As Illinois prepares to move into the next phase of the COVID-19 vaccination rollout, local health departments across the state are readying for the expansion of vaccine distribution.
Gov. J.B. Pritzker announced on Wednesday he was lowering the age of those eligible to get vaccinated in Phase 1B.
The Centers for Disease Control and Prevention recommended those 75 years or older to get vaccinated in the next phase, but Pritzker lowered that age to 65 years or older in Illinois. The governor said he wants to protect more seniors earlier.
“I think the decision to lower the age eligibility for the vaccine rollout is appropriate, particularly when we have significant concerns right now about community spread,” said Dr. Mercedes Carnethon with Northwestern University Feinberg School of Medicine.
Steve Brandy with the Will County Health Department said the county is trying to get more partners and medical providers involved to help distribute the vaccine.
More than 40,000 people in Will County have taken a COVID-19 Vaccination Registration Survey.
“It’s not making an appointment for your vaccine,” said Steve Brandy, Will County Health Department spokesman. “It’s letting us know you want to have the vaccine.”
Brandy said the health department made some changes to the survey following the governor’s announcement.
“Here's what we did," he said. "We had a supplemental question. Now the initial question on this survey asks, 'Are you over 75?' That question is still there. But if you say no, a supplemental question will come up and says, 'Are you over 65?”
Other health departments, like in DuPage County, have also been collecting information from residents who are interested in getting the vaccine.
“Our focus in DuPage right now is still very much on that 1A group. It’s healthcare workers and long-term care facilities,” said DuPage County Director of Community Health Resources Chris Hoff. “So far we vaccinated about 18,000 of those people. There’s about 43,000 people in that 1A group, so we still have some time to go before we get into that 1B."
The next phase of the vaccination rollout will include those who are 65 years or older and front-line essential workers, including first responders, teachers, taxi drivers, grocery store and postal workers. That's a combined total of more than 3 million people in Illinois.
“We still have some time to go before we get into that 1B. I think most importantly recognizing that the next group is an even bigger group of people in DuPage,” said Hoff. “It’s going to take a couple of months to move through everybody that even qualifies for that 1B group.”
The governor didn’t provide an exact timeline on when Illinois will move into the next phase. The Chicago Department of Public Health plans to follow the federal age recommendation of 75 years or older. The department issued a statement saying there isn’t enough vaccines and how the federal government failed to deliver the promised doses.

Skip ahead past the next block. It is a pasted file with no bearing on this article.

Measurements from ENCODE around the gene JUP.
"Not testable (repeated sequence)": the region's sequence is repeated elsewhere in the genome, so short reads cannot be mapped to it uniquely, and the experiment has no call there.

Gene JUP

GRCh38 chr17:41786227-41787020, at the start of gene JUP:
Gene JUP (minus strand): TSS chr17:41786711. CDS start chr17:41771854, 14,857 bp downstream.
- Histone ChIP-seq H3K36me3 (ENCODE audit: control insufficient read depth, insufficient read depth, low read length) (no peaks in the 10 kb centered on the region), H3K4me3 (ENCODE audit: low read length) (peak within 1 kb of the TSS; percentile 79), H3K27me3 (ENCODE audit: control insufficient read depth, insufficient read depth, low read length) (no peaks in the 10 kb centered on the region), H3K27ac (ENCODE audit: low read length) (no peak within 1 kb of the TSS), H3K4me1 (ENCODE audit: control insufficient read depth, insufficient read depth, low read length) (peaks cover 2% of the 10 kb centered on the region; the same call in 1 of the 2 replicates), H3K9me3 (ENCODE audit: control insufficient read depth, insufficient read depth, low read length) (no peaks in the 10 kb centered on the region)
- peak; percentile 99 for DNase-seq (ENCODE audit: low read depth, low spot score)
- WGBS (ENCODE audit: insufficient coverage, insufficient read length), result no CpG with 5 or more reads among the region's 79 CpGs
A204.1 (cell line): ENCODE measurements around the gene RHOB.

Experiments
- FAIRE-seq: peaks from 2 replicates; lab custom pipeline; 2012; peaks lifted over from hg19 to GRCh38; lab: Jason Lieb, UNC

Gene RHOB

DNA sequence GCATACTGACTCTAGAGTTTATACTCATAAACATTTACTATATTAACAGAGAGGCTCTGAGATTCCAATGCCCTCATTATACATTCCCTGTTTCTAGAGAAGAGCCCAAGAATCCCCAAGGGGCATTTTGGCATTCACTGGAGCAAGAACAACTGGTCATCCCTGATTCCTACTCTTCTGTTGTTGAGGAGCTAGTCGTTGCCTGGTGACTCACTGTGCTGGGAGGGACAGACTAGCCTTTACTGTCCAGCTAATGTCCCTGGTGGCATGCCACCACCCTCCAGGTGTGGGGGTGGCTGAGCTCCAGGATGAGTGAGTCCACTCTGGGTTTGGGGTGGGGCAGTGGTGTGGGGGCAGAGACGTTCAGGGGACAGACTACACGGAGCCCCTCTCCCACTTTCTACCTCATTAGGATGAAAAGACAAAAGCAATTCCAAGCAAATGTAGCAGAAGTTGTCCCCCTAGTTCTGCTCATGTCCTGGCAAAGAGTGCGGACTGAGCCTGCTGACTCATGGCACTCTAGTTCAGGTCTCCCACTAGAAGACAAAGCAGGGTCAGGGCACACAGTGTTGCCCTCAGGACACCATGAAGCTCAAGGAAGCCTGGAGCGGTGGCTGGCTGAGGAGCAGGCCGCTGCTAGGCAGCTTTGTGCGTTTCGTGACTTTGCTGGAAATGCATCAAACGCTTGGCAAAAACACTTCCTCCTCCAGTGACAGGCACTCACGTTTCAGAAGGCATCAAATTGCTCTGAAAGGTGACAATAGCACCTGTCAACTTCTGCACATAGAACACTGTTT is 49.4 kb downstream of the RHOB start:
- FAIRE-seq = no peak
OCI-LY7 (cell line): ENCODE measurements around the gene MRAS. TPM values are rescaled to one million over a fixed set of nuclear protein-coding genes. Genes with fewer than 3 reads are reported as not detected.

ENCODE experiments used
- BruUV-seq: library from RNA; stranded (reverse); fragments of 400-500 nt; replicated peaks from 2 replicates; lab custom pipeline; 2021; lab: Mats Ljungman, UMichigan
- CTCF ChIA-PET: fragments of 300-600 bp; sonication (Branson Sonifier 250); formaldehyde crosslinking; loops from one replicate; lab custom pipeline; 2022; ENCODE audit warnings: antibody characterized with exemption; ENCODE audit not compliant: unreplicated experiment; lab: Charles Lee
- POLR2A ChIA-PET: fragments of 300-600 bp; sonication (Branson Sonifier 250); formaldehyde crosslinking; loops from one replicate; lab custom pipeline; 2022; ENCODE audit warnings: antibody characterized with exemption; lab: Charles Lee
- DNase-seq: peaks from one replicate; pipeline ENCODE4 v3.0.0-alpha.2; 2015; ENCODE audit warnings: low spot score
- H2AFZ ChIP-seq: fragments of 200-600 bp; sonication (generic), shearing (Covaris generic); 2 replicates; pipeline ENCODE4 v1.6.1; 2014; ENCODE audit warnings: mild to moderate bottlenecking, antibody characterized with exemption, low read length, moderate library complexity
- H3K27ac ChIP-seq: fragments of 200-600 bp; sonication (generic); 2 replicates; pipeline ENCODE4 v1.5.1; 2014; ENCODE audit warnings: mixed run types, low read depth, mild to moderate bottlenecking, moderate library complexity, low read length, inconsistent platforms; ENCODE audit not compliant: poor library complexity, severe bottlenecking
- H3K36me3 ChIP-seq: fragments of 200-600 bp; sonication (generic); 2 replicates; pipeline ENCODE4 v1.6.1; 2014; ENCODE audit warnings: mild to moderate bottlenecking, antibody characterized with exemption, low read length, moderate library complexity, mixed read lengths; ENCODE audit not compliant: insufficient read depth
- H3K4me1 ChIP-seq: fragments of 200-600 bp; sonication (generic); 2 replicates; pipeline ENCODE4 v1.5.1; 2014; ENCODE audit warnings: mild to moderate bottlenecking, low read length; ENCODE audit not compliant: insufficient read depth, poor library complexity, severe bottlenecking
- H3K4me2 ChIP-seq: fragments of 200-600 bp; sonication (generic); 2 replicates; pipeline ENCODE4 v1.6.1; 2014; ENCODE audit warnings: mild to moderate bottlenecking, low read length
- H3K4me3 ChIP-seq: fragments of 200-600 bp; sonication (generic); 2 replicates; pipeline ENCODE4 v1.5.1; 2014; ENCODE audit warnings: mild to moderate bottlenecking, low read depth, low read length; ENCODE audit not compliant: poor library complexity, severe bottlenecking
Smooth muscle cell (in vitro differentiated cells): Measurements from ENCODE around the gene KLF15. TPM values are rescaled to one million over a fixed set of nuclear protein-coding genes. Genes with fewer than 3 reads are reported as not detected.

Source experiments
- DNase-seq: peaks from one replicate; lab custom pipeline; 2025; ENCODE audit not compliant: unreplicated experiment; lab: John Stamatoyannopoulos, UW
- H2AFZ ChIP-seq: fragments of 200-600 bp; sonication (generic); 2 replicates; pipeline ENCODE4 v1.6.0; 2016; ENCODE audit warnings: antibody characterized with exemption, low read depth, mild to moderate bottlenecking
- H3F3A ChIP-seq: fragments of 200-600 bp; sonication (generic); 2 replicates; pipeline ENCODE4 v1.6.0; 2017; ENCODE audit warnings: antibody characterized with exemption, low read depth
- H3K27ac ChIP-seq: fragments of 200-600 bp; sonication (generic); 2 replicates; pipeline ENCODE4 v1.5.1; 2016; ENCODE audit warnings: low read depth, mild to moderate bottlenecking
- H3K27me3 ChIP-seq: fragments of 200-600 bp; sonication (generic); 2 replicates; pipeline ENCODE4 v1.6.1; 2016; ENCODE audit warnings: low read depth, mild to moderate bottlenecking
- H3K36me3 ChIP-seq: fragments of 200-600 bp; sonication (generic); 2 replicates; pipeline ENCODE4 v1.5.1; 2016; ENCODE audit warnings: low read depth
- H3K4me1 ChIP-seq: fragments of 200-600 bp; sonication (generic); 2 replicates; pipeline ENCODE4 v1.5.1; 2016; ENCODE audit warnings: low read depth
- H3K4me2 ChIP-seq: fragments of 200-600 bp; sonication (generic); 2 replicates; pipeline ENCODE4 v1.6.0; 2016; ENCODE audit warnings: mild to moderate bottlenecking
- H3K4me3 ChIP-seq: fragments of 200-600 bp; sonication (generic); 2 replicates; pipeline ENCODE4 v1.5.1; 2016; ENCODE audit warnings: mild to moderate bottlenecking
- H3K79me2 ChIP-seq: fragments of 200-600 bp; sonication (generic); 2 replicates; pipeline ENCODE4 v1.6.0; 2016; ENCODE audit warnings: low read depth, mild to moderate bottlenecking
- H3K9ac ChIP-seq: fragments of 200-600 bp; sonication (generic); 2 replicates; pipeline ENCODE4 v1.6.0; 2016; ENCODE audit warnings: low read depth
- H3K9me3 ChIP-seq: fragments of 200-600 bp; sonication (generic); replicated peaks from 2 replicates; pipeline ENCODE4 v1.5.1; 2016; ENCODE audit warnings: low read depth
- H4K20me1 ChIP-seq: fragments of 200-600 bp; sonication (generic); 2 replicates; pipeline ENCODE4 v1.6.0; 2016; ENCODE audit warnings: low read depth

“Ultimately, we need more vaccines. We are ready to expand distribution when the supply of authorized vaccine increases substantially. The City of Chicago has developed the infrastructure for vaccine distribution and already distributed over 95 percent of the doses we’ve received, but the federal government promised the nation 20 million doses by the end of 2020 and came nowhere near meeting that mark. At our current rate, it will take nearly a year and a half to vaccinate all of Chicago, which is unacceptable. The federal government needs to step up and protect Americans from this terrible virus. In order for us to bend this curve and return to our normal lives, we need to exponentially increase the vaccines available to cities across our country.
We are eager to expand the reach of the COVID-19 vaccine as soon as it is possible to do so effectively and efficiently, and we share the goals of increasing distribution among older residents while keeping health equity at the center of all we do. We are continually reassessing our strategy for vaccine distribution and will consider this change in guidance as we do so, while balancing that with our local needs. There are hundreds of thousands of essential workers in Chicago who are often younger and come from our disenfranchised communities, and we need to also prioritize this group and ensure that vaccine is getting to them in the 1b phase. In addition, we remain focused on the hundreds of thousands of healthcare workers in Chicago in 1a, as it is vital that we get the overwhelming majority of them vaccinated as soon as possible so they can continue to address the health care needs of their fellow Chicagoans.
We cannot create expectations for people and not deliver because the Federal government has failed. We need more vaccine.”